Poverty impacts women more severely than men

14:41, December 03, 2010      

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Representatives of women leadership from 22 countries have jointly voiced that poverty had impacted women more severely than men, according to a statement released Friday.

The statement was released following a special workshop on women politicians held in Cambodia's capital of Phnom Penh late Thursday at which they said lack of access to and control over resources, lack of opportunities and lack of mobility were serious issues which impacted women more severely.

The "Workshop on women as politicians" was held during the 6th General Assembly of International Conference of Asian Political Parties (ICAPP), focused on the roles of women as politicians and young politicians in the areas of economy, energy and environment.

Ing Kantha Phavi, Cambodia's Minister of Women's Affairs said that Women were severely impacted because of lack of decision making power and that women in the formal sector such as services, manufacturing and lower rung positions were often subjected to " Last to be hired and first to be hired."

She said that women often did not have any job security, no maternity benefits, and no health benefits, no leave and pensions though women in the informal sector contributed substantively to the GDP.

Kantha Phavi said that it was therefore crucial that opportunities and alternative resources were made available for communities and to ensure than both women and men shared responsibilities towards sustaining the environment.

Meanwhile, Khuon Sudary, member of the Standing Committee of the ruling Cambodian People's Party (CPP), said that the global economic and financial crisis had put disproportionate burden on women.

"In fact, the gender issues in Asia have not attained increased prominence in the regional and international debates on sustainable energy, environment and economy."

Iris Indira Murti, Chairperson of International Cooperation Board of the Central Executive Board of Party of the Functional Groups of Indonesia, commented that since women worked two thirds of their normal working hours largely because of house hold chores and that they should be equal opportunities for both women and men in this globalized world.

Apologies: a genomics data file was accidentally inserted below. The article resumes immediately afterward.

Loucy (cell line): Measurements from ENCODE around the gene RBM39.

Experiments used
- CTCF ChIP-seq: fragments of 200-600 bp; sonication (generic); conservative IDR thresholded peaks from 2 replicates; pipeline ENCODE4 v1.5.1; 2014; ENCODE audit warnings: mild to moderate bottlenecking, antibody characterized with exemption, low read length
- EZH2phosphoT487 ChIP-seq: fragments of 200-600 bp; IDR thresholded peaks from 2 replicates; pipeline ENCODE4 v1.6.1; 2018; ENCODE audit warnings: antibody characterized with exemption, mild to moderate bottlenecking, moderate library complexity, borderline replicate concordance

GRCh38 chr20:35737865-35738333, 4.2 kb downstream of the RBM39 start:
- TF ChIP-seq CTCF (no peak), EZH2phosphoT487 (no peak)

"Women will be good in politics if politics were good to women, " she said and added that there should be concerted "Pro-women and pro-poor approach at policy making levels."

The session concluded with representatives from 22 countries issuing a joint declaration which reaffirmed the commitment of women to the objectives of the 6th General Assembly of International Conference of Asian Political Parties (ICAPP) to promote exchanges and cooperation between political parties to enhance mutual understanding and trust among peoples and countries in the region.

The general theme adopted by most speakers was for Asian countries dire need to address the key issues to construct a road map for accelerating growth for a better tomorrow.

These included building on past achievements, quality education, bringing employment and Meso Economy to the center point, improving health services, ensuring pro-poor growth, strengthening local government, upgrading micro credit, focus on women's advancement, strengthening connectivity, improving technology by giving emphasis on Information and Communication Technology (ICT) and bringing policy process into focus and addressing implementation.

Source: Xinhua

(Editor:张茜)

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